MONTHLY DISASTER REVIEW AND OUTLOOK
MARCH 2020 | DISASTER MONITORING & ANALYSIS
(DMA) UNIT, AHA CENTRE
GENERAL REVIEW OF MARCH 2020
The month of March ended the first quarter of 2020, with a small reduction (11%) of disaster occurrences when compared to the five-year average for the month, with a majority of the recorded disasters formed by flooding events. The number of people affected remained similar to the March average, with a substantial amount due to the storms that occurred in Viet Nam during the first and third weeks of the month, as well as from multiple localised flood events and landslides in Indonesia. While impact numbers remained steady, the was a significant decrease in numbers of displaced persons – which was measured at a 63% decrease compared to the five-year average. On the other hand, damaged house statistics rose to over 10 times the five-year average. This overwhelming increase can be attributed again to the storms and flooding in Indonesia and Viet Nam. Human casualties also measured only 27.27% of the five-year average, with a number of deaths caused by storms in the northeastern provinces of Thailand, where lightning strikes took the lives of three individuals. Additionally, week-long rains, thunderstorms and tornadoes in in the northern provinces of Viet Nam also caused a number of fatalities. Substantial decreases to missing and injured persons were also recorded for the month. According to the Climate Forecast System (CFS) of the National Oceanic and Atmospheric Administration (NOAA), average precipitation values for the month of March 2020 showed a 50 to 100 millimetre increase across northeastern parts of Thailand, northern parts of Viet Nam, and the islands of Java, Sulawesi and Kalimantan in Indonesia. This increase potentially stands as a key cause of the significant increases to affected people and damaged houses. Such figures also highlight the perennial problem flooding in Indonesia, as well as the importance of the availability and accessibility of early warning information. The significant amounts of damaged houses also highlights the importance of climate change-adaptive and resilient structures.
Related to geophysical activity, 26 earthquakes of magnitudes greater than or equal to 5.0M were recorded for the month of March 2020. Contrary to the first two months of the year that saw no significant earthquake events reported, the month of March saw one earthquake that resulted in a minor disaster event in Indonesia. The earthquake registered a magnitude of 4.9M, but was enough to rock the western parts of Java causing 3 injuries and damage to 202 houses. No tsunami warning was issued by BMKG as the epicenter was located underneath land, with the earthquake recorded on a strike-slip fault where two tectonic plates moved in parallel but opposite directions to one another.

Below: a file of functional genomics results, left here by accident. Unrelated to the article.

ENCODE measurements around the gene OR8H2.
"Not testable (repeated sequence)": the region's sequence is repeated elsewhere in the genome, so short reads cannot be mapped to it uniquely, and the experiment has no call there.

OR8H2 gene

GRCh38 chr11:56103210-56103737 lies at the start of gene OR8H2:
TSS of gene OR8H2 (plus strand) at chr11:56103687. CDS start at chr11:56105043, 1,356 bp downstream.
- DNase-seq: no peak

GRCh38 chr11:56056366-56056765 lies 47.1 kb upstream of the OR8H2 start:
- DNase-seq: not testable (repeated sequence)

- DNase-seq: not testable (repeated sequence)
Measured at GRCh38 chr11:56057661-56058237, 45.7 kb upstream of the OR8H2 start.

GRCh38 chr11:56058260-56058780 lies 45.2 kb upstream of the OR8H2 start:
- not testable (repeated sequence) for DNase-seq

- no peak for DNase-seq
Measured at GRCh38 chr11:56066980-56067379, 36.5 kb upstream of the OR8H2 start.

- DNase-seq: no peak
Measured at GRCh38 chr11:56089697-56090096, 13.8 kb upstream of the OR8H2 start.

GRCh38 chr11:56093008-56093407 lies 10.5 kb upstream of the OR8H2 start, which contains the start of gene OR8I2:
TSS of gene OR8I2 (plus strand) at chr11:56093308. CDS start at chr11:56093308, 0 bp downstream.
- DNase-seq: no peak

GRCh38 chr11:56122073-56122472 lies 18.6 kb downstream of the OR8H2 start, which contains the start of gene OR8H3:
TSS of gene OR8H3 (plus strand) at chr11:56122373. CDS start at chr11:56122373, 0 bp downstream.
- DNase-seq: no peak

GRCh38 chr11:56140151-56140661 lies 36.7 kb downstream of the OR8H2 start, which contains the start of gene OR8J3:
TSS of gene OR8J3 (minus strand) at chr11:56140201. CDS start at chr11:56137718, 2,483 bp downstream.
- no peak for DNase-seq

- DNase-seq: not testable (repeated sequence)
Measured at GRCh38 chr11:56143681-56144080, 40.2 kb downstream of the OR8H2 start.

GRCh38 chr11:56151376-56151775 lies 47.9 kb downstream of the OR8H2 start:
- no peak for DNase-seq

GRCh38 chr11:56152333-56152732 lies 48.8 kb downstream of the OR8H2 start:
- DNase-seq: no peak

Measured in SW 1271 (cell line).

According to the ASEAN Specialised Meteorological Centre (ASMC), inter-monsoon conditions (that typically span from April until May) are expected over the region, which is described as the transition between the Northeast and Southwest Monsoons. This inter-monsoon condition is expected to gradually transition to the Southwest Monsoon around the end of May or early June. The inter-monsoon conditions are characterised by increased occurrence of scattered rain showers in the region, higher probabilities of thunderstorms, and intensification of lightning activity. Despite the expected inter-monsoon conditions for the period of April to June 2020, the ASMC expects below-normal rainfall in ASEAN regionals areas north of the equator. This should bring about warmer-than-normal conditions for Brunei Darussalam, Cambodia, Malaysia, Myanmar, the Philippines, Singapore, and the northern Sumatra and Kalimantan islands of Indonesia. While the amount of forecasted rainfall may not be alarming, the region should still be cautious for thunderstorms, lightning activity, and increased occurrence of scattered rain showers that are characteristic of inter-monsoon conditions. Increased exposure to, and occurrence of, localised rainfall may still cause flooding and rain-induced landslides.
With warmer and drier conditions predicted in the Mekong sub-region, hotspot activities are expected to remain elevated and the prevailing haze is likely to persist despite the inter-monsoon conditions. Hotspot activities are expected to remain subdued with localised hotspot activities and haze emerging occasionally. Towards June, prevailing winds change in direction from northeast to southwest, which is known as the Southwest Monsoon season, itself characterised by the direction of winds from sea to land. These winds are known to carry more moisture, coming from the sea, and causing more rain.
Data Sources: ASEAN Disaster Information Network, ASEAN Specialised Meteorological Centre
Written by : Keith Landicho and Lawrence Anthony Dimailig
Disclaimer: AHA Centre’s estimation is based on data and information shared by National Disaster Management Organisations (NDMOs) and other relevant agencies from ASEAN Member States, international organisations and news agencies. Further information on each recorded-significant disaster, description and detail of data and information are available at: http://adinet.ahacentre.org/reports.